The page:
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I'm writing a parser in Emacs Lisp. It's a parser for text files looking like this:

rule:
  int: 1, 2, 3, ...
  string: and, or, then, when
  text:
  ----------
  Lorem ipsum dolor sit amet, consectetuer adipiscing elit. Pellentesque
  in tellus. In pharetra consequat augue. In congue. Curabitur
  pellentesque iaculis eros. Proin magna odio, posuere sed, commodo nec,
  varius nec, tortor.
  ----------
  more: ...

rule:
  ...

I don't really care about the key (int, string, ...). I want the value. So for the file above int has value "1, 2, 3, ...", string "and, or, then, when" and text "Lorem ..." (excluding the dashes).

I'm thinking about two different solutions, but I don't which one to use. Should I:

  1. create a simple parser that loops through all lines and for each line matches it with some regex and then group the parts I want out?

  2. do a more sophisticated parser with a lexer and a parser?

Right now the files are quite simple and I guess I don't need to do something as advance as the second option. But these files may get a bit more complicated, so I want to make it easy to extend.

How would you solve this?

share|improve this question
    
It looks like you're reinventing YAML. –  myfreeweb Feb 9 '10 at 11:04
4  
I'm not inventing anything. They are log files from windstations. They do look a bit like YAML though. –  rejeep Feb 9 '10 at 11:24

3 Answers 3

Are you already familiar with recursive descent parsers? They're relatively easy to write by hand in your favourite programming language, which would include Emacs Lisp. For very simple parsing, you can often get by with looking-at and search-forward. These would also form the basis of any tokenizing routines that would be called by your recursive descent parser, or any other style of parser.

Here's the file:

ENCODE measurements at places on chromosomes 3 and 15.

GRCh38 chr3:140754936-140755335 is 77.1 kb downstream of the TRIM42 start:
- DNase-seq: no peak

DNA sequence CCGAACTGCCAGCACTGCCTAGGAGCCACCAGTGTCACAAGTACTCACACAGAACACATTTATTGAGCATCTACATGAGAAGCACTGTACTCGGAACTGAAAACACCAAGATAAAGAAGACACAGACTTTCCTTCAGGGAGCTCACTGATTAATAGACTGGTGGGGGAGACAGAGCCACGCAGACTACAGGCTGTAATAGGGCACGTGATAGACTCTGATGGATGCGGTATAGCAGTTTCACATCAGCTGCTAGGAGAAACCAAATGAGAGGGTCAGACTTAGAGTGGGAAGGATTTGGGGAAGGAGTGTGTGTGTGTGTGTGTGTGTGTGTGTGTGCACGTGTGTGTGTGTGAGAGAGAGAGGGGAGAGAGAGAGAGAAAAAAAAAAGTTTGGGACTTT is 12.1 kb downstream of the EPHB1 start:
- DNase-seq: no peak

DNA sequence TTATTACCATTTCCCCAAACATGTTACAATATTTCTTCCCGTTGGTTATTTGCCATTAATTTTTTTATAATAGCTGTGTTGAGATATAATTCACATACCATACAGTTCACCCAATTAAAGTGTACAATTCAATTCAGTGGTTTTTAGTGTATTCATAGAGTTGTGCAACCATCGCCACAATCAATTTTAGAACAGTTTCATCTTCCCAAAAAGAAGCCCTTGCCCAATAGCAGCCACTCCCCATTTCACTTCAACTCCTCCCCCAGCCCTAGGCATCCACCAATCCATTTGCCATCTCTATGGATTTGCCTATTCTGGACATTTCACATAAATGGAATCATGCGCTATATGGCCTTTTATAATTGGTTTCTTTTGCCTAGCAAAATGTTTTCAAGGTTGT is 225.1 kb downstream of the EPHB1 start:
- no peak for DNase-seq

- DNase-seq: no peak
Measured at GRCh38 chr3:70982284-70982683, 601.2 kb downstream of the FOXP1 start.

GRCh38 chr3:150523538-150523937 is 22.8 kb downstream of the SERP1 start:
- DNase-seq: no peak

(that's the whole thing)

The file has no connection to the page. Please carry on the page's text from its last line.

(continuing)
[11 Feb 2009] I added an example recursive descent parser in emacs lisp below. It parses simple arithmetic expressions including addition, subtraction, multiplication, division, exponentiation, and parenthesized sub-expressions. Right now, it assumes all tokens are in the global variable *tokens*, but if you modify gettok and peektok as necessary you can have them walk through a buffer. To use it as is, just try out the following:

(setq *token* '( 3 ^ 5 ^ 7 + 5 * 3 + 7 / 11))
(rdh/expr)
=> (+ (+ (^ 3 (^ 5 7)) (* 5 3)) (/ 7 11))

The parsing code follows.

(defun gettok ()
  (and *token* (pop *token*)))
(defun peektok ()
  (and *token* (car *token*)))

(defun rdh/expr ()
  (rdh/expr-tail (rdh/factor)))

(defun rdh/expr-tail (expr)
  (let ((tok (peektok)))
    (cond ((or (null tok)
           (equal tok ")"))
       expr)
      ((member tok '(+ -))
       (gettok)
       (let ((fac (rdh/factor)))
         (rdh/expr-tail (list tok expr fac))))
      (t (error "bad expr")))))

(defun rdh/factor ()
  (rdh/factor-tail (rdh/term)))

(defun rdh/factor-tail (fac)
  (let ((tok (peektok)))
    (cond ((or (null tok)
           (member tok '(")" + -)))
       fac)
      ((member tok '(* /))
       (gettok)
       (let ((term (rdh/term)))